While activating W7M/GA-106 (Black Mountain) today I encountered some odd ice crystals (attached) which fell from the sky. The weather was cool (perhaps a bit above freezing) & we were in & out of a cloud as we ascended with episodic sleet coming down. A good proportion of the sleet was crystaline in nature. The sleet crystals were all quite angular, planar & striated in various sizes. The photo is one of the larger ones & had partially melted by the time I took the photo. Many were 1/4-inch (1-cm) or so in size. At first I thought they may be coming from the trees, but there was no snow or ice on the trees (at least within 1-mile or so) & they were clearly coming from the sky. They would sometimes “dump down” over a period of 1 or 2 seconds. The conditions were generally calm (non-windy), although there was a slight breeze.
I would describe it as “sleet” - except for the striated crystals.
Has anyone seen anything like this?
Rob - AE7AP
Never seen them life myself but several times the news have been reporting about some really big blocks of ice falling from the sky in Spain.
I have often seen ice falling in the form of little prisms or platelets but that one in the photo is freakishly large, at least ten times bigger than the examples that I have seen! These platelets form in clouds under certain conditions and grow by accretion, you can see the growth marks, the striations parallel to the sides and ends of the prism suggesting that it was continually rising and falling in the icing zone until it got too heavy to be supported by convection. This is the sort of photo that should be in a textbook!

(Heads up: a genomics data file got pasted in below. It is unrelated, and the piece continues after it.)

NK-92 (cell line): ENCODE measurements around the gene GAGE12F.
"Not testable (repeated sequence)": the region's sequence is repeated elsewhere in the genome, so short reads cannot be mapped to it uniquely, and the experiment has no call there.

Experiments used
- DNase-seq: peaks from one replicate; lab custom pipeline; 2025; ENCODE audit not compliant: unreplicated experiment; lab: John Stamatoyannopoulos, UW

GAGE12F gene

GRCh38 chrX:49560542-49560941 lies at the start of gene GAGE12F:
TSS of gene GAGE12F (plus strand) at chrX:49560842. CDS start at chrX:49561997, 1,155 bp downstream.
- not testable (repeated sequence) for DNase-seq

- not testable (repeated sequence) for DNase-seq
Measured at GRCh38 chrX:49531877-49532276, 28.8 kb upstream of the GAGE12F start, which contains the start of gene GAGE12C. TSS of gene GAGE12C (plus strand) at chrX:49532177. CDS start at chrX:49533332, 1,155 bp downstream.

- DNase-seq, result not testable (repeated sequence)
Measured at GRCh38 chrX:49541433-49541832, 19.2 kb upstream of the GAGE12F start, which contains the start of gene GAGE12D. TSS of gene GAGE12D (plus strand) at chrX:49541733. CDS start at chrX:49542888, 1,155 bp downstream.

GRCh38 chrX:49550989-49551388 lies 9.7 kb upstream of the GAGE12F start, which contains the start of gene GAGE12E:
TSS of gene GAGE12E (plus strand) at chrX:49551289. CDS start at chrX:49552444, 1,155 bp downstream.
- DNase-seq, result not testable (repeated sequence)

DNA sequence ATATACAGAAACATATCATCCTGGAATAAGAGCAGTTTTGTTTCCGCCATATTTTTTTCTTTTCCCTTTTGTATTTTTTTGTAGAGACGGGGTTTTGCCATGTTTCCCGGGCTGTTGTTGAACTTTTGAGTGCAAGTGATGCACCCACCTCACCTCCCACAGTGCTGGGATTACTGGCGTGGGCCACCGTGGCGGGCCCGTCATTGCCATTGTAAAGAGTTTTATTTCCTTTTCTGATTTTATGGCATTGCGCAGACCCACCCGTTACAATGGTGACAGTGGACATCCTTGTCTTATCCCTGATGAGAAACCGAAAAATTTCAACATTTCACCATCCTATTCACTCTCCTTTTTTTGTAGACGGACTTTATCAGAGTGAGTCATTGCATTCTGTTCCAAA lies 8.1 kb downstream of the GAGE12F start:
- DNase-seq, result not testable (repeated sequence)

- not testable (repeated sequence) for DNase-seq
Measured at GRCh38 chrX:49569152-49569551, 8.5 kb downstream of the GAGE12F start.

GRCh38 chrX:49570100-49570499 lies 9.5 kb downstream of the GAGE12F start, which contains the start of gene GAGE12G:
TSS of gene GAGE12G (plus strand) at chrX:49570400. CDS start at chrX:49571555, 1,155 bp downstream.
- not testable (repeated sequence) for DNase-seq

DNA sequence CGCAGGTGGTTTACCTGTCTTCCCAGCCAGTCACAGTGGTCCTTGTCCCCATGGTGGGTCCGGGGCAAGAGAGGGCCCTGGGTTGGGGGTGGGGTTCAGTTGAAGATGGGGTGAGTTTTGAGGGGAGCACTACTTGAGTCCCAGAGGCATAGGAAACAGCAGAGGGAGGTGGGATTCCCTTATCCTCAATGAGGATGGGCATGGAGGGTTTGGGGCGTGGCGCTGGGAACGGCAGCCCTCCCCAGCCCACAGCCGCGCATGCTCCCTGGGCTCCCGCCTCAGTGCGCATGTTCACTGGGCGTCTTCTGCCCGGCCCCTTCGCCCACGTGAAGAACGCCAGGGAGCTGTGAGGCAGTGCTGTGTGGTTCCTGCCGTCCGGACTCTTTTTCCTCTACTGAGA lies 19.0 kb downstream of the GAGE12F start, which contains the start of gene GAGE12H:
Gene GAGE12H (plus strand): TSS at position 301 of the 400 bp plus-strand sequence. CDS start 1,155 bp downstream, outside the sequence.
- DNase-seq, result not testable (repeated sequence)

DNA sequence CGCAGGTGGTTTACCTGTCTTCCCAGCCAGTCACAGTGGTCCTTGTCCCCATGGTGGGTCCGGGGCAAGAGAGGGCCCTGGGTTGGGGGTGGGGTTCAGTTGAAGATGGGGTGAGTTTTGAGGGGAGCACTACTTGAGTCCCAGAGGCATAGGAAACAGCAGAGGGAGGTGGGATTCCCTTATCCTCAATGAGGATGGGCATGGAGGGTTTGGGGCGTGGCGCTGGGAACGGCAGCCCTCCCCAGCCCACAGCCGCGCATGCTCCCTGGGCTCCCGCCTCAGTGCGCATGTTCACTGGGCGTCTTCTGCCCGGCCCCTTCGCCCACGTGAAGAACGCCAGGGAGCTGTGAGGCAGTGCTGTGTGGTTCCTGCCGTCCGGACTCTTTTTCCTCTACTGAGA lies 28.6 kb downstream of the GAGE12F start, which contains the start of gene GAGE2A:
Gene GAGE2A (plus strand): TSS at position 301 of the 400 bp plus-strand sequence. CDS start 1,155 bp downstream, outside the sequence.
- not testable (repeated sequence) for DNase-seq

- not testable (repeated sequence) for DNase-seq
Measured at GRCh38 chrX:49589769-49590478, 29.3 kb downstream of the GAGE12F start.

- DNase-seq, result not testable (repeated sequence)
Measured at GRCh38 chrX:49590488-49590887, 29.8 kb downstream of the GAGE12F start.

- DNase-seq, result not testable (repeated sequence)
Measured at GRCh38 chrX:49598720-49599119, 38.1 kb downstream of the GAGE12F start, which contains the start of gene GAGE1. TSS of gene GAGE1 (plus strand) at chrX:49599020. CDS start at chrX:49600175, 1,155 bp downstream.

That is interesting that you have seen platelets or prisms also. Were they similar in appearance?
I forwarded the photo to the general contact at the National Weather Service & whoever responded was of the opinion that it was most likely surface ice that was stripped from some other location (e.g. airplane or tree). That seems unlikely to me as they fell (off & on) over 30-minutes or so. Also, the orientation of the layering doesn’t seem correct for ice layering on a surface & it wasn’t remarkably windy. It was one of those days where some summits (like the one I was on) are hidden by a cold, damp cloud. I think there was more wind up higher, as once we got on top the clouds were moving by at a good pace.
One thing I do know - I would have never seen it if it weren’t for SOTA.
Rob - AE7AP